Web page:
P-tile Avalon® Streaming Intel® FPGA IP for PCI Express* Design Example User Guide

ID 683038
Date 9/26/2022
Public

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1.2. Functional Description for the Programmed Input/Output (PIO) Design Example

The PIO design example performs memory transfers from a host processor to a target device. In this example, the host processor requests single-dword MemRd and MemWr TLPs.

The PIO design example automatically creates the files necessary to simulate and compile in the Intel® Quartus® Prime software. The design example covers a wide range of parameters. However, it does not cover all possible parameterizations of the P-Tile Hard IP for PCIe.

This design example includes the following components:

  • The generated P-Tile Avalon Streaming Hard IP Endpoint variant (DUT) with the parameters you specified. This component drives TLP data received to the PIO application.
  • The PIO Application (APPS) component, which performs the necessary translation between the PCI Express TLPs and simple Avalon-MM writes and reads to the on-chip memory.
  • An on-chip memory (MEM) component. For the 1x16 design example, the on-chip memory consists of one 16 KB memory block. For the 2x8 design example, the on-chip memory consists of two 16 KB memory blocks.
  • Reset Release IP: This IP holds the control circuit in reset until the device has fully entered user mode. The FPGA asserts the INIT_DONE output to signal that the device is in user mode. The Reset Release IP generates an inverted version of the internal INIT_DONE signal to create the nINIT_DONE output that you can use for your design.The nINIT_DONE signal is high until the entire device enters user mode. After nINIT_DONE asserts (low), all logic is in user mode and operates normally. You can use the nINIT_DONE signal in one of the following ways:
    • To gate an external or internal reset.
    • To gate the reset input to the transceiver and I/O PLLs.
    • To gate the write enable of design blocks such as embedded memory blocks, state machine, and shift registers.
    • To synchronously drive register reset input ports in your design.

The simulation testbench instantiates the PIO design example and a Root Port BFM to interface with the target Endpoint.

Figure 1. Block Diagram for the Platform Designer PIO 1x16 Design Example Simulation Testbench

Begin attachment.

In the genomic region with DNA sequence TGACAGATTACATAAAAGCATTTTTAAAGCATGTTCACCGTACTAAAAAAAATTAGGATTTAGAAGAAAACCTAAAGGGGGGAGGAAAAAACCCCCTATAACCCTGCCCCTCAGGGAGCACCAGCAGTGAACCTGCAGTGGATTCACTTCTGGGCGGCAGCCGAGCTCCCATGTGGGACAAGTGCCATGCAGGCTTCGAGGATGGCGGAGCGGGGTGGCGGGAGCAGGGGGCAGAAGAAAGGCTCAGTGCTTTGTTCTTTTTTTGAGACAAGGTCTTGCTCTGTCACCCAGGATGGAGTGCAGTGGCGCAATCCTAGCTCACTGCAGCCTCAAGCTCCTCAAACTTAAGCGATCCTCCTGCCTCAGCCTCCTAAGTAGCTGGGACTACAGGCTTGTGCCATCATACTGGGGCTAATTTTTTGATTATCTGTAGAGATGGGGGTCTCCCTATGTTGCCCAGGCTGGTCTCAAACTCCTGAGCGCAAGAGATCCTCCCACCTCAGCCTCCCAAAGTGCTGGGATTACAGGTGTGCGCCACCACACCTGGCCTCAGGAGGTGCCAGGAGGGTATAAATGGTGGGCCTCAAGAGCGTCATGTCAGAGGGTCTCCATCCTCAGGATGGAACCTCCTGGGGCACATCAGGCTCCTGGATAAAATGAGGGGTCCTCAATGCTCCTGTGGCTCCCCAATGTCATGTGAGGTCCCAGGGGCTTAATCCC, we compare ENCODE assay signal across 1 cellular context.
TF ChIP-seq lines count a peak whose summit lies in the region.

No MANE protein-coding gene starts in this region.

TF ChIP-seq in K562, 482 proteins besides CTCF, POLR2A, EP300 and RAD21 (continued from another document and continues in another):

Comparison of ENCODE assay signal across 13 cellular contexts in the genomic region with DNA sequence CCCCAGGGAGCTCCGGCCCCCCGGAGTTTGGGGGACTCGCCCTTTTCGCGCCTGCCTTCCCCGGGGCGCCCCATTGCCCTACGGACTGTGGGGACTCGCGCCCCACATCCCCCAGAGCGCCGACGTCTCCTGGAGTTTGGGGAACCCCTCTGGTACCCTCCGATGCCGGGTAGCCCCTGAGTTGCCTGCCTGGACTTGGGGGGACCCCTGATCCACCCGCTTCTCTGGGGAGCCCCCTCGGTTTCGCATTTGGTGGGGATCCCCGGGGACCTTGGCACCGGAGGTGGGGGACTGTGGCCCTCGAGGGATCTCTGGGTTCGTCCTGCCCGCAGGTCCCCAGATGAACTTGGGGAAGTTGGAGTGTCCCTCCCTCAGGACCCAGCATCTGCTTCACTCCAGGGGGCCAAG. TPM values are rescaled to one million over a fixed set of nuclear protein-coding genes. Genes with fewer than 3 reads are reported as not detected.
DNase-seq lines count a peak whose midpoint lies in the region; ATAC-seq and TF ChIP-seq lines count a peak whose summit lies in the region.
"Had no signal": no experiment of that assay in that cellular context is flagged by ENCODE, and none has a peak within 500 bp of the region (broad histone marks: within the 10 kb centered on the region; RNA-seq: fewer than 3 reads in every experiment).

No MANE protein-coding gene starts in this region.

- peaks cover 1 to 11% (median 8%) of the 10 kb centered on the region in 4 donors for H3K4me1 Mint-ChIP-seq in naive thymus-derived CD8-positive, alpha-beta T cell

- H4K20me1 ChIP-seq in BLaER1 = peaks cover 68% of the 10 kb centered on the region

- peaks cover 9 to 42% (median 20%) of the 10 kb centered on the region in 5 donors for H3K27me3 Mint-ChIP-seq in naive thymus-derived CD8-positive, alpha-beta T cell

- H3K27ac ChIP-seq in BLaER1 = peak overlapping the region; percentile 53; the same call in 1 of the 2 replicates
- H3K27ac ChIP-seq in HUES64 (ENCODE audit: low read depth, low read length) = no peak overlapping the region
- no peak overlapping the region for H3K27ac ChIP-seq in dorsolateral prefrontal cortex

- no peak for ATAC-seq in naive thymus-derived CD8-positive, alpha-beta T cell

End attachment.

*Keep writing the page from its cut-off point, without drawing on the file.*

Figure 2. Block Diagram for the Platform Designer PIO 2x8 and 1x8 Design Example Simulation Testbench
Note: In Figure 2 above, the second PCIe x8 link (the block in the dotted line) is not present in the simulation testbench and hardware design for the PIO 1x8 design example.
Note: The simulation testbench for the PCIe 2x8 PIO design example above is configured for a single PCIe x8 link although the actual design implements two PCIe x8 links.

The test program writes to and reads back data from the same location in the on-chip memory. It compares the data read to the expected result. The test reports, "Simulation stopped due to successful completion" if no errors occur.

The P-Tile Avalon® Streaming design example supports the following configurations:
  • Gen4 x16 512-bit Endpoint
  • Gen3 x16 512-bit Endpoint
  • Gen3 x16 256-bit Endpoint
  • Gen4 x8x8 512-bit (250 MHz or below) Endpoint
  • Gen4 x8x8 256-bit Endpoint
  • Gen3 x8x8 256-bit Endpoint
  • Gen4 x8 256-bit (350 MHz or above) Endpoint
  • Gen3 x8 256-bit Endpoint
Note: This design example only supports the default settings in the Parameter Editor of the P-tile Avalon® Streaming IP for PCI Express.
Figure 3.  Platform Designer System Contents for P-Tile Avalon® Streaming PCI Express 1x16 and 1x8 PIO Design Example The Platform Designer generates this design for up to Gen4 1x16 or 1x8 variants.
Figure 4.  Platform Designer System Contents for P-Tile Avalon® Streaming PCI Express 2x8 PIO Design ExampleThe Platform Designer generates this design for up to Gen4 x8x8 variants.

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